Photostory: Bint Jbeil to Beirut


Here is an amazing picture taken of a home in Bint Jbeil on 21 September 2006 where the front of the room had been removed by an Israeli missile and the living room is open to view from the street. The dust and destruction reminded me of Israeli handiwork done in Palestine - especially parts that I photographed in Beit Jala, Beit Shour, and Gaza.


This picture was taken in Bint Jbeil on 21 September 2006, of one of the thousands of bits of color that is the remains of family life scattered among the ashes and rubble in the heart of the old town center. The town center was full of magnificent old style stone architecture. The shredded fluff once was the clothing of family members, or it was a family home’s curtains, mats, and rugs. The excessive power of the explosions blew them into twirls of fluff scattered here and there.


Here are three members of the D4 delegation examining the Israeli war crime of targeting civilian life in the neighborhoods of the south of Lebanon and southern Beirut.


This is the wasteland created by the Israelis in neighborhoods of Bint Jbeil. All the Bint Jbeil photos were taken on Thursday, 21 September 2006.


Taken on 21 September 2006, I am standing at a lookout point where we could see a huge panorama of historic Palestine, now occupied by Israel. Everyone I talked to agreed that this is occupied Palestine and that it will be liberated. Immediately behind the lookout is the fence that the Israelis built and next to it a road just like they have along the strangulation wall being built in the West Bank. In front of me on the road were house after house that had been hit by missiles and are beyond use. I explained to the local residents my respect of their sumoud (steadfastness) and told them that were it not for their resistance and the heroism of their defenders, they would have been refugees like us. They all agreed.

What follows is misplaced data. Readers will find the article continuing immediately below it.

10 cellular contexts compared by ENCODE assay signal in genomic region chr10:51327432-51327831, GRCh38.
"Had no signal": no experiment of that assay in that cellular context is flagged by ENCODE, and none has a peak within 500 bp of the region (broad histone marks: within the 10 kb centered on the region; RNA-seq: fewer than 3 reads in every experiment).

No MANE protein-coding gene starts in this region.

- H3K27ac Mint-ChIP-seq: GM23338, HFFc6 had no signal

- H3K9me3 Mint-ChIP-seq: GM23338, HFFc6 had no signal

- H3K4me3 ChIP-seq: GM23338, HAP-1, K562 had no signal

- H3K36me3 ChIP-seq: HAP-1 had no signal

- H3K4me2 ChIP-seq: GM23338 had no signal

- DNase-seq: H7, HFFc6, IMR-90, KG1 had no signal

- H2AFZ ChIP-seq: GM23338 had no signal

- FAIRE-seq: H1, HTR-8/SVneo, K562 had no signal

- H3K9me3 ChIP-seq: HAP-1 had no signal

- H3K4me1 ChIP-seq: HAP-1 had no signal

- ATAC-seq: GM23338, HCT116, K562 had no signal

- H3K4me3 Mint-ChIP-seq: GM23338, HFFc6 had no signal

This was our second visit to Bint Jbeil and we saw more and more life coming back to the town. Here is a kitten sitting on one of the stones thrown about by the bombs, a stone near the doorstep of her home, waiting for the family to return. Note that the rubble here is of old hand-hewn stones fallen from a very old house. Behind the cat is a bit of color from a book or box. We saw many children’s books all through the neighborhood. Inside the windows of the homes still standing was extensive damage. I had asked why the garage doors of the stores were bent in various ballooned shapes. The answer was that the bombs created pressure that blew out all windows and doors and bent the metal garage doors of the store fronts into various ballooning shapes.


This is a building in Dahye, a neighborhood of southern Beirut now turned into a hole in the ground, photographed on 18 September 2006. Maybe it was a bunker buster or maybe just many bombs, one after the other, that managed to grind a multi-storey building into dust and leave it a hole in the ground and nothing more. We will remember all this for many many generations and Israel will have to pay for its crimes. Israel is criminal in the collective popular memory.

Samia Halaby is a Palestinian artist based in the US.

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